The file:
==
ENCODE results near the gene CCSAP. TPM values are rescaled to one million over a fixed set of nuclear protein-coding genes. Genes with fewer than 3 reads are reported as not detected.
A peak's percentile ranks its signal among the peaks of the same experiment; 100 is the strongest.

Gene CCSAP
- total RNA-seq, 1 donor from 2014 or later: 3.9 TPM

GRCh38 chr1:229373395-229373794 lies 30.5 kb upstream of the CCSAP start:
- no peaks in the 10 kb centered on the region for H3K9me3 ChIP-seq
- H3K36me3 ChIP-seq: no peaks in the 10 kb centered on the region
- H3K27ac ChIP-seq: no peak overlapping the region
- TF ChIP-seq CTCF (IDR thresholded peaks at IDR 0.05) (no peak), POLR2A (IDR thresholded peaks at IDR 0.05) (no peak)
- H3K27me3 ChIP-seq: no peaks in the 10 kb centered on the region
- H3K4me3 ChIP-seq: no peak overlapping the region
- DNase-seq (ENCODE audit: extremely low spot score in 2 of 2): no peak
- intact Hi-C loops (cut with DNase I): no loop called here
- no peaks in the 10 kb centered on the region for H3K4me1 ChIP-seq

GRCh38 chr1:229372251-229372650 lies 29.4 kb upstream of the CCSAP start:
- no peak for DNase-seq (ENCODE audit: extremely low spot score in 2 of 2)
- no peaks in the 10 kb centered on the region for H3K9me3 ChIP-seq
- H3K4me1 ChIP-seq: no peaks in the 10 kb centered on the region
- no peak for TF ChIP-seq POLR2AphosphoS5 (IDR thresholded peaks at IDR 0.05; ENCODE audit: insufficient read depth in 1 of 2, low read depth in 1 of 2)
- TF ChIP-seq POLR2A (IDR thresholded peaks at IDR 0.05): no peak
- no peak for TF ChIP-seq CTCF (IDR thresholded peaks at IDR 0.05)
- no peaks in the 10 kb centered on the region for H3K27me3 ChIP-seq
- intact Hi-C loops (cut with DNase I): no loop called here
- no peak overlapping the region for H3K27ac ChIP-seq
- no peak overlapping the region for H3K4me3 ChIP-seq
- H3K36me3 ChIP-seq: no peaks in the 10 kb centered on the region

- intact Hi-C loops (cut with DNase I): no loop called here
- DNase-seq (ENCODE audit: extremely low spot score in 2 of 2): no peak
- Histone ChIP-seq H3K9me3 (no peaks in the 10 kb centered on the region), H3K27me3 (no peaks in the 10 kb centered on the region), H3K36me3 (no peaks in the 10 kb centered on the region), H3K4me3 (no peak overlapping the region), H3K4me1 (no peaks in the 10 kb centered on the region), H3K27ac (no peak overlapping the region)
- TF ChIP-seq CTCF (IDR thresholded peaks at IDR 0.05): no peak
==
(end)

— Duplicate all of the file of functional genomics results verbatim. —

ENCODE results near the gene CCSAP. TPM values are rescaled to one million over a fixed set of nuclear protein-coding genes. Genes with fewer than 3 reads are reported as not detected.
A peak's percentile ranks its signal among the peaks of the same experiment; 100 is the strongest.

Gene CCSAP
- total RNA-seq, 1 donor from 2014 or later: 3.9 TPM

GRCh38 chr1:229373395-229373794 lies 30.5 kb upstream of the CCSAP start:
- no peaks in the 10 kb centered on the region for H3K9me3 ChIP-seq
- H3K36me3 ChIP-seq: no peaks in the 10 kb centered on the region
- H3K27ac ChIP-seq: no peak overlapping the region
- TF ChIP-seq CTCF (IDR thresholded peaks at IDR 0.05) (no peak), POLR2A (IDR thresholded peaks at IDR 0.05) (no peak)
- H3K27me3 ChIP-seq: no peaks in the 10 kb centered on the region
- H3K4me3 ChIP-seq: no peak overlapping the region
- DNase-seq (ENCODE audit: extremely low spot score in 2 of 2): no peak
- intact Hi-C loops (cut with DNase I): no loop called here
- no peaks in the 10 kb centered on the region for H3K4me1 ChIP-seq

GRCh38 chr1:229372251-229372650 lies 29.4 kb upstream of the CCSAP start:
- no peak for DNase-seq (ENCODE audit: extremely low spot score in 2 of 2)
- no peaks in the 10 kb centered on the region for H3K9me3 ChIP-seq
- H3K4me1 ChIP-seq: no peaks in the 10 kb centered on the region
- no peak for TF ChIP-seq POLR2AphosphoS5 (IDR thresholded peaks at IDR 0.05; ENCODE audit: insufficient read depth in 1 of 2, low read depth in 1 of 2)
- TF ChIP-seq POLR2A (IDR thresholded peaks at IDR 0.05): no peak
- no peak for TF ChIP-seq CTCF (IDR thresholded peaks at IDR 0.05)
- no peaks in the 10 kb centered on the region for H3K27me3 ChIP-seq
- intact Hi-C loops (cut with DNase I): no loop called here
- no peak overlapping the region for H3K27ac ChIP-seq
- no peak overlapping the region for H3K4me3 ChIP-seq
- H3K36me3 ChIP-seq: no peaks in the 10 kb centered on the region

- intact Hi-C loops (cut with DNase I): no loop called here
- DNase-seq (ENCODE audit: extremely low spot score in 2 of 2): no peak
- Histone ChIP-seq H3K9me3 (no peaks in the 10 kb centered on the region), H3K27me3 (no peaks in the 10 kb centered on the region), H3K36me3 (no peaks in the 10 kb centered on the region), H3K4me3 (no peak overlapping the region), H3K4me1 (no peaks in the 10 kb centered on the region), H3K27ac (no peak overlapping the region)
- TF ChIP-seq CTCF (IDR thresholded peaks at IDR 0.05): no peak